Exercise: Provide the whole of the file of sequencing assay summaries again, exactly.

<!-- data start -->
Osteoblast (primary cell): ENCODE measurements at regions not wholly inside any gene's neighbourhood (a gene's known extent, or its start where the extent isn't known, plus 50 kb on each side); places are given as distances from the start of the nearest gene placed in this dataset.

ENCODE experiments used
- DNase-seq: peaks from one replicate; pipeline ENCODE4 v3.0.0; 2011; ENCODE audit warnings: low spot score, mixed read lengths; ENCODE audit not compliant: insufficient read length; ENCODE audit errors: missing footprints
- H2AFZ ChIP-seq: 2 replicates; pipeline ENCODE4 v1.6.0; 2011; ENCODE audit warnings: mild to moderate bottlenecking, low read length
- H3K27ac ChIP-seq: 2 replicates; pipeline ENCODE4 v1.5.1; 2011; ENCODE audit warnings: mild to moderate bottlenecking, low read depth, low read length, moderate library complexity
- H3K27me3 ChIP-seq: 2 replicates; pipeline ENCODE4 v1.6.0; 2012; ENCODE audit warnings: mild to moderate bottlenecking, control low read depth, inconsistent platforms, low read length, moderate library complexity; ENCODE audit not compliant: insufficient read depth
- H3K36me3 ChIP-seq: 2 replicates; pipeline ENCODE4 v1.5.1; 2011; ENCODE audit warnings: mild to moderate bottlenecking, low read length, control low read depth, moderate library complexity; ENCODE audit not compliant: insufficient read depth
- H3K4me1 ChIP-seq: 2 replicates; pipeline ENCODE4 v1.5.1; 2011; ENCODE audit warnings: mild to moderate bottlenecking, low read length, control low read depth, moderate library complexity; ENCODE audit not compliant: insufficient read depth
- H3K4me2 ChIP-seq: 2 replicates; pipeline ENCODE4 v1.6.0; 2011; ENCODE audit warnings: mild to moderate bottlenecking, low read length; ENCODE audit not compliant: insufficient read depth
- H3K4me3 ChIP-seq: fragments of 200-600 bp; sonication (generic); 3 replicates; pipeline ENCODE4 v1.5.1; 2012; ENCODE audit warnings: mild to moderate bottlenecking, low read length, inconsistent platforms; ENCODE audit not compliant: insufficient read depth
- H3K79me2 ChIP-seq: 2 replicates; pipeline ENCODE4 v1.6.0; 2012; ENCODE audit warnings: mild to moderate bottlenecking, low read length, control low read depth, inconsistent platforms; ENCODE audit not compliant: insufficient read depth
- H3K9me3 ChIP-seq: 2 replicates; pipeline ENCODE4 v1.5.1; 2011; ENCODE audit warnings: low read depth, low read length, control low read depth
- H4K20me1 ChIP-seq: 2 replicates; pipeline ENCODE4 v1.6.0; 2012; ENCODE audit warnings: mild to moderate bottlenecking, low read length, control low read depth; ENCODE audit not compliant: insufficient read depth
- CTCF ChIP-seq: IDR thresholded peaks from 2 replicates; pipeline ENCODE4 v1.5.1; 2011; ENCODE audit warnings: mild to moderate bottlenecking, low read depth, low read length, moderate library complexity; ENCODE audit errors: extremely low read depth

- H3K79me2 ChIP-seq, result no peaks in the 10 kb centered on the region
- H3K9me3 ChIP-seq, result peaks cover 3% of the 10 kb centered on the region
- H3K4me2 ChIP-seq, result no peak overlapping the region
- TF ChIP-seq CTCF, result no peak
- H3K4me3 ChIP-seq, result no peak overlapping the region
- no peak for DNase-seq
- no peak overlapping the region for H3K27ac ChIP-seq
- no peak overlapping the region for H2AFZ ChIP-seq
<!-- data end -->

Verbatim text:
Osteoblast (primary cell): ENCODE measurements at regions not wholly inside any gene's neighbourhood (a gene's known extent, or its start where the extent isn't known, plus 50 kb on each side); places are given as distances from the start of the nearest gene placed in this dataset.

ENCODE experiments used
- DNase-seq: peaks from one replicate; pipeline ENCODE4 v3.0.0; 2011; ENCODE audit warnings: low spot score, mixed read lengths; ENCODE audit not compliant: insufficient read length; ENCODE audit errors: missing footprints
- H2AFZ ChIP-seq: 2 replicates; pipeline ENCODE4 v1.6.0; 2011; ENCODE audit warnings: mild to moderate bottlenecking, low read length
- H3K27ac ChIP-seq: 2 replicates; pipeline ENCODE4 v1.5.1; 2011; ENCODE audit warnings: mild to moderate bottlenecking, low read depth, low read length, moderate library complexity
- H3K27me3 ChIP-seq: 2 replicates; pipeline ENCODE4 v1.6.0; 2012; ENCODE audit warnings: mild to moderate bottlenecking, control low read depth, inconsistent platforms, low read length, moderate library complexity; ENCODE audit not compliant: insufficient read depth
- H3K36me3 ChIP-seq: 2 replicates; pipeline ENCODE4 v1.5.1; 2011; ENCODE audit warnings: mild to moderate bottlenecking, low read length, control low read depth, moderate library complexity; ENCODE audit not compliant: insufficient read depth
- H3K4me1 ChIP-seq: 2 replicates; pipeline ENCODE4 v1.5.1; 2011; ENCODE audit warnings: mild to moderate bottlenecking, low read length, control low read depth, moderate library complexity; ENCODE audit not compliant: insufficient read depth
- H3K4me2 ChIP-seq: 2 replicates; pipeline ENCODE4 v1.6.0; 2011; ENCODE audit warnings: mild to moderate bottlenecking, low read length; ENCODE audit not compliant: insufficient read depth
- H3K4me3 ChIP-seq: fragments of 200-600 bp; sonication (generic); 3 replicates; pipeline ENCODE4 v1.5.1; 2012; ENCODE audit warnings: mild to moderate bottlenecking, low read length, inconsistent platforms; ENCODE audit not compliant: insufficient read depth
- H3K79me2 ChIP-seq: 2 replicates; pipeline ENCODE4 v1.6.0; 2012; ENCODE audit warnings: mild to moderate bottlenecking, low read length, control low read depth, inconsistent platforms; ENCODE audit not compliant: insufficient read depth
- H3K9me3 ChIP-seq: 2 replicates; pipeline ENCODE4 v1.5.1; 2011; ENCODE audit warnings: low read depth, low read length, control low read depth
- H4K20me1 ChIP-seq: 2 replicates; pipeline ENCODE4 v1.6.0; 2012; ENCODE audit warnings: mild to moderate bottlenecking, low read length, control low read depth; ENCODE audit not compliant: insufficient read depth
- CTCF ChIP-seq: IDR thresholded peaks from 2 replicates; pipeline ENCODE4 v1.5.1; 2011; ENCODE audit warnings: mild to moderate bottlenecking, low read depth, low read length, moderate library complexity; ENCODE audit errors: extremely low read depth

- H3K79me2 ChIP-seq, result no peaks in the 10 kb centered on the region
- H3K9me3 ChIP-seq, result peaks cover 3% of the 10 kb centered on the region
- H3K4me2 ChIP-seq, result no peak overlapping the region
- TF ChIP-seq CTCF, result no peak
- H3K4me3 ChIP-seq, result no peak overlapping the region
- no peak for DNase-seq
- no peak overlapping the region for H3K27ac ChIP-seq
- no peak overlapping the region for H2AFZ ChIP-seq